Friday, Nov. 9th 7: 30 am Book fair set-up/Registration open



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Conference Schedule

Thursday, Nov. 8th

6:00 pm Early Registration



Flagler Room, Ponce Hall
7:30 pm Evening Reading: Florida Book Award Winners

Flagler Room, Ponce Hall

Stephen Kampa and Enid Shomer



Friday, Nov. 9th

7:30 am Book fair set-up/Registration open

Coffee and donut table

Ringhaver Student Center
8:30 am Greetings/Welcome

Book Fair

8:30 am-Dusk Write St. Augustine



Flagler College Campus and the City of St. Augustine

Slash Pine Press and FLARE: The Flagler Review


Explore Florida's oldest city and enjoy St. Augustine's unique combination of spaces and places. Follow in the footsteps of literary legends Zora Neale Hurston, Ralph Waldo Emerson, and Marjorie Kennan Rawlings. Write your way from Flagler College to Matanzas Bay. Paired with specific destinations on your journey, creative writing exercises will prompt you to take a different approach to tourism. A two-day event, your Write St. Augustine experience will start with the packet found at the registration table at Flagler College and continue at your leisure. Work generated while touring the town will be collected and published online (with permission).  

8:45-10:00 am Dark Journeys: Mapmaking and Mythmaking in Speculative Fiction



Virginia Room 234, Student Center

Brogan Sullivan, Alan Shaw, Riley Passmore


Speculative fiction, more than any other genre, relies on the idea of the journey. The trek may be physical or spiritual, but in nearly every case, the work of speculative fiction takes the reader through landscapes that are both distinctly novel and disturbingly familiar. Furthermore, no other genre invites its readers to build upon these landscapes as often or as comprehensively. Science fiction, fantasy, and horror call us not only to take the journey, but also to inhabit the territories our favorite authors create for us through their mythmaking.
Mania, Fear, and the New ‘Flâneur’

Virginia Room 235, Student Center

Kyle McKinney, Matthew Epperson, Ryan Bollenbach


This panel is interested in wandering narrators deeply invested in their personal experiences and encounters. We seek the manic flaneur: off the wall, paranoid, tripped out--those whose perspective allows a fresh look into small details and strange encounters. We wish to explore the wide-eyed witness, the babbling disaster survivor, the wanderer still clutching his bleeding hand after the bar fight. We believe this is the kind of narrator who has the power to sanctify that which is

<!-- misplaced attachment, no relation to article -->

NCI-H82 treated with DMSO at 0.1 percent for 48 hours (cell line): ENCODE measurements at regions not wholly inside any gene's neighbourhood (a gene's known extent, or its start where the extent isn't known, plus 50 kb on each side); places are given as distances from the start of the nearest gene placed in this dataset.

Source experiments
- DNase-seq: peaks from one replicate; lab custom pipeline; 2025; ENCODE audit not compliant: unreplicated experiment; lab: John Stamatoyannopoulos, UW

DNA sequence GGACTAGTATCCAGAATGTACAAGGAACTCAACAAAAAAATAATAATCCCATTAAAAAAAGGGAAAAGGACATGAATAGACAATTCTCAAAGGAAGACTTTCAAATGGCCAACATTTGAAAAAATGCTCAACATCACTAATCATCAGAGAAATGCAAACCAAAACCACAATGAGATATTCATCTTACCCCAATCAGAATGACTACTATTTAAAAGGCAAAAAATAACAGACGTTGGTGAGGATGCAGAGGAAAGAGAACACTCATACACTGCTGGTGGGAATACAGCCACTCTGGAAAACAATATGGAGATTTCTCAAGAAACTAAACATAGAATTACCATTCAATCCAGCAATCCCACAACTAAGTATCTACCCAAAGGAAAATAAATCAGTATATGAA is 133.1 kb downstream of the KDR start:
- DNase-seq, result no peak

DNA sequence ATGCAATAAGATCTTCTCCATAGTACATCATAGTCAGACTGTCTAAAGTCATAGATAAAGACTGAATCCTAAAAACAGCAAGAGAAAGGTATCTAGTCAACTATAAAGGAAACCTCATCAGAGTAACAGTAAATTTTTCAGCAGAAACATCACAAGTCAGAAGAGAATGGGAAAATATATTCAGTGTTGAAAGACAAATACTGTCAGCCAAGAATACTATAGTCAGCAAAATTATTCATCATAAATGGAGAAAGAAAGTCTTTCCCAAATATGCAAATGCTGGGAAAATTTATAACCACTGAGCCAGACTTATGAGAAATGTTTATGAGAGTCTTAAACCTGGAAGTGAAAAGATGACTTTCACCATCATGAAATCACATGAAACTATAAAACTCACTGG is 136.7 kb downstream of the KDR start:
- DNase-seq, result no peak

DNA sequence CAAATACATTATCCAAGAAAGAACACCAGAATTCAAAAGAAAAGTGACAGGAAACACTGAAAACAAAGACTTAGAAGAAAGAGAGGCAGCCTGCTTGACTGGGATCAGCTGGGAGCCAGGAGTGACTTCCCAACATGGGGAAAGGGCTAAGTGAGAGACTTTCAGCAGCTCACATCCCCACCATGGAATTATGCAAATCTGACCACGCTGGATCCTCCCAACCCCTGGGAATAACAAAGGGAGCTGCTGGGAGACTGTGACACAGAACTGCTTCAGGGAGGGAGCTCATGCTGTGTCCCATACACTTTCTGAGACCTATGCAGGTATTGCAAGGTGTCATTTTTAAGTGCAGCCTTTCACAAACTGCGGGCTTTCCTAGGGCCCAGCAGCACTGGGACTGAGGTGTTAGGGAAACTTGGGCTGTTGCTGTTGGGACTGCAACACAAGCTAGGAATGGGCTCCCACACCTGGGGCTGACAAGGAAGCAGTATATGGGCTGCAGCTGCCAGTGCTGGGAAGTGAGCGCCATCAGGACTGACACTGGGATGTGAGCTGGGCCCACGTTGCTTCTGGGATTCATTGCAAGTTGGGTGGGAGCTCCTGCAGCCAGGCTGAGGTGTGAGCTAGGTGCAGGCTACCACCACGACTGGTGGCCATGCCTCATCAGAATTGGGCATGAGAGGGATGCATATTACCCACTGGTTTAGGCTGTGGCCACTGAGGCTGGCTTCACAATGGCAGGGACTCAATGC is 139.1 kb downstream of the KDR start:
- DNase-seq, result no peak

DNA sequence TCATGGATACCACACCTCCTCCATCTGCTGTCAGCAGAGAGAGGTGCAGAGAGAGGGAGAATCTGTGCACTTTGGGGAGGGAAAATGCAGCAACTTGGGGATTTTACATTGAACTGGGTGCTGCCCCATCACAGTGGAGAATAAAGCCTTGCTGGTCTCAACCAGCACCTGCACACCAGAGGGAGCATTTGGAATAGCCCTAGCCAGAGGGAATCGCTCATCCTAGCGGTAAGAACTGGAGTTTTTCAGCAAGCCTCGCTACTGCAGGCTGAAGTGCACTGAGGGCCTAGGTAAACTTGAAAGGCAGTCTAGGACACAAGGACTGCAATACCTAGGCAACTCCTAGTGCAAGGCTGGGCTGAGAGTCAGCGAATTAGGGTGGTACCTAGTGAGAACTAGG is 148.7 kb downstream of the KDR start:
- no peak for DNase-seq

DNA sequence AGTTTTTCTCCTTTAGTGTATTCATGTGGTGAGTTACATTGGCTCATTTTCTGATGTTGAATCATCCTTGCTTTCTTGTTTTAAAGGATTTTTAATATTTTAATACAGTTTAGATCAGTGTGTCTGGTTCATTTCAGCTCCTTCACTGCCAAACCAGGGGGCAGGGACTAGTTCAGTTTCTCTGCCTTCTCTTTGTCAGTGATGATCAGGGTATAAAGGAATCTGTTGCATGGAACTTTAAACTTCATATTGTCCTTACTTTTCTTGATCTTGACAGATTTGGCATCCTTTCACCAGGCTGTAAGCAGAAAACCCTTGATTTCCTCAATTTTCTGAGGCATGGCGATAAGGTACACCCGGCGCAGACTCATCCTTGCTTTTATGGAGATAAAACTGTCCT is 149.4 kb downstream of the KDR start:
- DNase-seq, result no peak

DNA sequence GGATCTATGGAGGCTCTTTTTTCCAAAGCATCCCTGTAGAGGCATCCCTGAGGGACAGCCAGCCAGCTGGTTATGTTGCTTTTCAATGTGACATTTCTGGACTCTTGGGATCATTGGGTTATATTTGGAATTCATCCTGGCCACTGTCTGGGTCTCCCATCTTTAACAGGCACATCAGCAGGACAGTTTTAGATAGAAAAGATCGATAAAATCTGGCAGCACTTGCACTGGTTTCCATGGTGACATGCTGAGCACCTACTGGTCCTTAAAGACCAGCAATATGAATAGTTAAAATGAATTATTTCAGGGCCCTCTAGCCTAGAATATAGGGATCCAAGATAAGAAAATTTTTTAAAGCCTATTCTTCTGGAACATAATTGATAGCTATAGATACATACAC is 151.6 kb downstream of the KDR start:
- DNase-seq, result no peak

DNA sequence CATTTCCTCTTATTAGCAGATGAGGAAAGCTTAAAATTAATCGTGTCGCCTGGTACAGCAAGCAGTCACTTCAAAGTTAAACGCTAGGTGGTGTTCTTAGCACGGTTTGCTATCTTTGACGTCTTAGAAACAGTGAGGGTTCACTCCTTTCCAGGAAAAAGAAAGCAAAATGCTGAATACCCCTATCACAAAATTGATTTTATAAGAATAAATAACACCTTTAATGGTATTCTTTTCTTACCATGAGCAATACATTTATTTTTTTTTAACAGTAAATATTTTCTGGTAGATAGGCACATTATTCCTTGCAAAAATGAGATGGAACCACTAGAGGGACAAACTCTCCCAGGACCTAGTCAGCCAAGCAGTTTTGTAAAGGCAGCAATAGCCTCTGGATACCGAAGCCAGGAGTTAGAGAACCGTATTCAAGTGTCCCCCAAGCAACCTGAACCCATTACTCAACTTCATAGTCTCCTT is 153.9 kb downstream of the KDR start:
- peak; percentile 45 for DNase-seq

utterly singular, and beguile the reader with the hyper-specific.

Editor’s Roundtable

Gamache Koger Theater, Student Center

Jocelyn Bartkevicius, Richard Mathews, Richard Peabody, Michael Trammell, Dan Veach, Bob Kunzinger


Writing, travel, submissions, decisions, and more—from the editor's perspective.

10:15-11:30 am The Journeys We Take



Virginia Room 234, Student Center

Anne Wood Fuller, Linda Dennard, Barbara Wiedemann


Sometimes a journey into the heart can be just as revealing as a journey into the unknown, and sometimes a journey into the unknown is a journey into the heart. Participants will read original work.

Alternatives to the MFA

Virginia Room 235, Student Center

Sohrab Homi Fracis, Stephen Kampa, Liz Robbins, Laura Lee Smith


An MFA is a solid route to a writing career, but it’s not the only route. A panel of publishing poets and writers discuss their different paths and explore ways to gain education and experience outside the workshop setting.
Sponsored Reading: YellowJacket Press

Gamache Koger Theater, Student Center

11:45-1:00 pm Fiction Workshop: Reading Like a Writer

(Registration fee required)

Virginia Room 234, Student Center

Mark Powell


This workshop will use a number of passages to examine what we can learn from published writers.

Non-Fiction Workshop: Everything I Write is True, But This Actually Happened

(Registration fee required)



Virginia Room 235, Student Center

Bob Kunzinger


A workshop where we mix the reality of an event and the digression of what is and isn't true.
Poetry Workshop: Image/Image: Poetry and Visual Art

(Registration fee required)



Crisp Ellert Art Museum

Terri Witek


Poets will generate new work in Flagler College's Crisp-Ellert Museum (next door to the main conference building). Friday and Saturday workshops will be different experiences: each will feature separate poetry challenges, some suggested by workshop participants. Visual artists and photographers also welcome.